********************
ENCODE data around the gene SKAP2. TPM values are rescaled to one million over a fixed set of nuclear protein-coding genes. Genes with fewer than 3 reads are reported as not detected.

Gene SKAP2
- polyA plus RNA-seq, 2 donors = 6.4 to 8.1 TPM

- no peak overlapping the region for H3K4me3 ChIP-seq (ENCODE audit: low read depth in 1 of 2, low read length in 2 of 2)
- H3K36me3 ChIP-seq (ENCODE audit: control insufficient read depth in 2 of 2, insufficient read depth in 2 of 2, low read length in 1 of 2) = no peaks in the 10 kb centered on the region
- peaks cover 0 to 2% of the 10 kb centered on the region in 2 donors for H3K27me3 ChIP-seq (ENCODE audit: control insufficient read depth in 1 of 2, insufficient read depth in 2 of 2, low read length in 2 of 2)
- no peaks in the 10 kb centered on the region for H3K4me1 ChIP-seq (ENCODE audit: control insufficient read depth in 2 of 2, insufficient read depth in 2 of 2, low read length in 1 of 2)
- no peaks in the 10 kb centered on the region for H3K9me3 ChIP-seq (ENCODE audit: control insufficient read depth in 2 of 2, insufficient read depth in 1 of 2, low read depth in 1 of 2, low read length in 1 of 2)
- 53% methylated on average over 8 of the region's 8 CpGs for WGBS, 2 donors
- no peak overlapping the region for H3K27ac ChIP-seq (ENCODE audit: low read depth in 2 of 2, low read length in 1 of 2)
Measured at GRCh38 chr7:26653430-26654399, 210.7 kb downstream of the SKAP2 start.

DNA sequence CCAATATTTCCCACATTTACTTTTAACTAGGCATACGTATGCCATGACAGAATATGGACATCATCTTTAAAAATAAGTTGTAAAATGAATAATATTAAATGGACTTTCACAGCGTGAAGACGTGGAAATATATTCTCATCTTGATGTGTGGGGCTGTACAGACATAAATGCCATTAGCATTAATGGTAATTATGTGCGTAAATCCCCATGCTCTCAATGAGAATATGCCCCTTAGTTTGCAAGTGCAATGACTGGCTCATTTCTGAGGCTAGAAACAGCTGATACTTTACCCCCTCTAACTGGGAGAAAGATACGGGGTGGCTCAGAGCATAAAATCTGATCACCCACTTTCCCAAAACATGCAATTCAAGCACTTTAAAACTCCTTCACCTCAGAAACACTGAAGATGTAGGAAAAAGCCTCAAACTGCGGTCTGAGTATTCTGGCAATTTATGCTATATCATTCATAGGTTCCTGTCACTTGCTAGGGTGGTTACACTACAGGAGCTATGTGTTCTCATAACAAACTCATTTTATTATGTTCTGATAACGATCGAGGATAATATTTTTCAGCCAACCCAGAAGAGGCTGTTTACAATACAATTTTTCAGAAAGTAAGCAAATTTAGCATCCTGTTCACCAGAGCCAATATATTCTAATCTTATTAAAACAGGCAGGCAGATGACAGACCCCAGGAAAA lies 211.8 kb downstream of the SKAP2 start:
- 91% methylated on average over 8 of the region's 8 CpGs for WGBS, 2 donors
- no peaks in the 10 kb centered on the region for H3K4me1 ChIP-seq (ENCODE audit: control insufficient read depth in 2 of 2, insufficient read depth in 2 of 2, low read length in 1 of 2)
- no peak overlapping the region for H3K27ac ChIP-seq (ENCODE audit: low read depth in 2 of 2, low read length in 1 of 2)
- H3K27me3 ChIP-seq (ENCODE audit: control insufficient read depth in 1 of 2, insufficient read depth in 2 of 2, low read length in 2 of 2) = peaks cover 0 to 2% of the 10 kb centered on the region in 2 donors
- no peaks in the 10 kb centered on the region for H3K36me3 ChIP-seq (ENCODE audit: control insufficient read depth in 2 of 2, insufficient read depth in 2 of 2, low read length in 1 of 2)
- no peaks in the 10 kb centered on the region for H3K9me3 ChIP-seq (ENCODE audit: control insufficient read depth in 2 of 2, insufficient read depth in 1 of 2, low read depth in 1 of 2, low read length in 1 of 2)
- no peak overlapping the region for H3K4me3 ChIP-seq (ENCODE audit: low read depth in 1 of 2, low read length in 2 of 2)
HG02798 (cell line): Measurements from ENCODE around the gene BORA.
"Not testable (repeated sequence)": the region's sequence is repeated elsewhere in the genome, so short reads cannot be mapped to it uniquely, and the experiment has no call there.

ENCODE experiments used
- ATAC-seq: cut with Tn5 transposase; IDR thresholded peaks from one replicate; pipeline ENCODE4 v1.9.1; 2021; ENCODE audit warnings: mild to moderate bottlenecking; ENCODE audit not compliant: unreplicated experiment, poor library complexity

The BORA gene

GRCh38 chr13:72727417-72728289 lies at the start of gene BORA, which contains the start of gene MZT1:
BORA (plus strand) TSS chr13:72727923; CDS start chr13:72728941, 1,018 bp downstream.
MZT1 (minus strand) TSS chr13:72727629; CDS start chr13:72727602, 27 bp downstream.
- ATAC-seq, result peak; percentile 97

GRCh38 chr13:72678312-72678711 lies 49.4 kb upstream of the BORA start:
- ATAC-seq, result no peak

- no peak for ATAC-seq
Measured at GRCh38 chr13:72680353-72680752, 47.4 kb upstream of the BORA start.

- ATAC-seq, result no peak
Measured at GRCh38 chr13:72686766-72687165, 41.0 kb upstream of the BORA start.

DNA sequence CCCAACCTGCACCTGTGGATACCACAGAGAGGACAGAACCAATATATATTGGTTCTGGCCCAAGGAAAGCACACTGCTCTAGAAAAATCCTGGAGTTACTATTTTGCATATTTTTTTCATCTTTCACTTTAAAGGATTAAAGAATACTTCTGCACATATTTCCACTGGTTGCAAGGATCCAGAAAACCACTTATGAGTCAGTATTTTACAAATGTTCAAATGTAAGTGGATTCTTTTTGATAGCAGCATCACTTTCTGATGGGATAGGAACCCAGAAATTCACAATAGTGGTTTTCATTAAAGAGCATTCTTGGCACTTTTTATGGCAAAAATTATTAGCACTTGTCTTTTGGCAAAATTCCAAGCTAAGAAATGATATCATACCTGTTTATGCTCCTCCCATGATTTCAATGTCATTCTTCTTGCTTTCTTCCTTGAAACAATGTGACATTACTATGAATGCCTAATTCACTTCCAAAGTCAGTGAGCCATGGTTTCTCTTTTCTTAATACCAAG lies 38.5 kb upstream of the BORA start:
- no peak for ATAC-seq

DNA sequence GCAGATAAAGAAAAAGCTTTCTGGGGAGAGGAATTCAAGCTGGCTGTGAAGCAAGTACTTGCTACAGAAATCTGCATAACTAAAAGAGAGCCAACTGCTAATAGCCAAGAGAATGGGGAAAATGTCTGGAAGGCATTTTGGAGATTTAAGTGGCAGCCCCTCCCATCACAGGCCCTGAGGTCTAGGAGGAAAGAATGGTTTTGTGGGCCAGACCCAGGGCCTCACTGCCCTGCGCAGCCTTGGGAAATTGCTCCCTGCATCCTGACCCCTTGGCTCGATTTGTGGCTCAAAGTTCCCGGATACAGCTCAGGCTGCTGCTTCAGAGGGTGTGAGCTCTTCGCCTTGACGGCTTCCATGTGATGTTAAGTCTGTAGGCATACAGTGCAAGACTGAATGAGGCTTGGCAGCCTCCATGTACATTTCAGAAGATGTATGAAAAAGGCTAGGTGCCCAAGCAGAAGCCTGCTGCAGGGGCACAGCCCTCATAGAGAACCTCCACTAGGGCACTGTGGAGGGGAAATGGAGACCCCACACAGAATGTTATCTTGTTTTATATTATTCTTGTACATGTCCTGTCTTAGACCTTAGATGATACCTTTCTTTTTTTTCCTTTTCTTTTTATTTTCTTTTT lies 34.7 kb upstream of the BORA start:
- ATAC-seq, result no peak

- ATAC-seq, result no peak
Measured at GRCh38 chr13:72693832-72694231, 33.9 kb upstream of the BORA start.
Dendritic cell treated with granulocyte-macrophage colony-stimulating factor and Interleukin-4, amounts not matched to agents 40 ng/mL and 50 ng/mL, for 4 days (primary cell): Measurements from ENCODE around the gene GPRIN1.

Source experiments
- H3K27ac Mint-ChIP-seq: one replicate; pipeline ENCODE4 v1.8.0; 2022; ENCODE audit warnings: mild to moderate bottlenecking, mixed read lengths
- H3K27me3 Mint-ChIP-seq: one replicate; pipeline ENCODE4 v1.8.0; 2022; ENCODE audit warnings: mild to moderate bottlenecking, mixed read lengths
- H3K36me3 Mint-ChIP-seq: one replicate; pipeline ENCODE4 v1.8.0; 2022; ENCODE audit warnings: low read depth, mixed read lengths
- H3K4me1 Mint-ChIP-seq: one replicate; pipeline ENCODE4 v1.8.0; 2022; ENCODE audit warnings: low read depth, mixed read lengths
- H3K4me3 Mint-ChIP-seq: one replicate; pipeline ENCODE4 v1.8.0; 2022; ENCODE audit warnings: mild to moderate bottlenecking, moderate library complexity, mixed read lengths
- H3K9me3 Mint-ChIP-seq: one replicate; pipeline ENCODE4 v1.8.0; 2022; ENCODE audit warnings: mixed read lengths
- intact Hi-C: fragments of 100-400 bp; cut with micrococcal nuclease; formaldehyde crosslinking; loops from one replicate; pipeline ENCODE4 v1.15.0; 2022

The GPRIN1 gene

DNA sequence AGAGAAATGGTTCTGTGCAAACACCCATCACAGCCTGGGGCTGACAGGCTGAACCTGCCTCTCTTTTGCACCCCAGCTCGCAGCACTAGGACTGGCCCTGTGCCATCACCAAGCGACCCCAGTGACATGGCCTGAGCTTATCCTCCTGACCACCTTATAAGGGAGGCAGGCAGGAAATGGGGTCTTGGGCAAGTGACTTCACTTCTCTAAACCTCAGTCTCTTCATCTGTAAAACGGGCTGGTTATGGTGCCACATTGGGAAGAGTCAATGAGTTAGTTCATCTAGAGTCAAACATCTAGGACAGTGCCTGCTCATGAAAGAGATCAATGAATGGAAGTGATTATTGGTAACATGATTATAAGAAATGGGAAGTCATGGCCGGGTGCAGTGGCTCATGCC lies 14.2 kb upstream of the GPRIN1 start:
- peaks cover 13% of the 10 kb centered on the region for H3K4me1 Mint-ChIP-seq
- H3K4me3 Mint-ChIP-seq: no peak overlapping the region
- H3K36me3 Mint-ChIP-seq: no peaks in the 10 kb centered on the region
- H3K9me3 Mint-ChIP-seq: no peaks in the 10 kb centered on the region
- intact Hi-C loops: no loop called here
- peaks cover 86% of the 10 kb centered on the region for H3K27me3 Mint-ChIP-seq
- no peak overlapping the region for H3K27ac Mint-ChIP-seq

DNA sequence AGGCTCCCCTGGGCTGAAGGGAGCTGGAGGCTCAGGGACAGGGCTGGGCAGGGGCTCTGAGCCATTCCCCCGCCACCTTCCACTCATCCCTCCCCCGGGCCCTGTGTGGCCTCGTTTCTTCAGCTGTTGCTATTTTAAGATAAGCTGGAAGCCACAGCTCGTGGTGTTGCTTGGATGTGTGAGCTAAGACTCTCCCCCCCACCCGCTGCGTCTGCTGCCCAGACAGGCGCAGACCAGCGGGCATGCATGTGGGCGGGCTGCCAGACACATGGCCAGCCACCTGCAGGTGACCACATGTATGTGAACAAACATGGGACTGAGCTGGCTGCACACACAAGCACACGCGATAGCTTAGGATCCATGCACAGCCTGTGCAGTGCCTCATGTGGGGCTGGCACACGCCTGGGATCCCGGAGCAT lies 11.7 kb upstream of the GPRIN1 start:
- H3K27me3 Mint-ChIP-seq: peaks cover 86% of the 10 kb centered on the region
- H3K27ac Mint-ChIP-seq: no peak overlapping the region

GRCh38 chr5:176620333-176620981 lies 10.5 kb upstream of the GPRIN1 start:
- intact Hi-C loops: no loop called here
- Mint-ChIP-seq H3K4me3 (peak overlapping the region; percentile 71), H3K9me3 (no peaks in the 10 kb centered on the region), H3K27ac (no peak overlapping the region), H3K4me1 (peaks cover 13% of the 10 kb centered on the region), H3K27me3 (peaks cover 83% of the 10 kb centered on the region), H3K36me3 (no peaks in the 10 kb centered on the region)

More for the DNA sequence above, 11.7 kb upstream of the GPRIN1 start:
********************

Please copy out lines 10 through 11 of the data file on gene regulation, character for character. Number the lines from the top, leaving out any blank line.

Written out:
- no peak overlapping the region for H3K27ac ChIP-seq (ENCODE audit: low read depth in 2 of 2, low read length in 1 of 2)
Measured at GRCh38 chr7:26653430-26654399, 210.7 kb downstream of the SKAP2 start.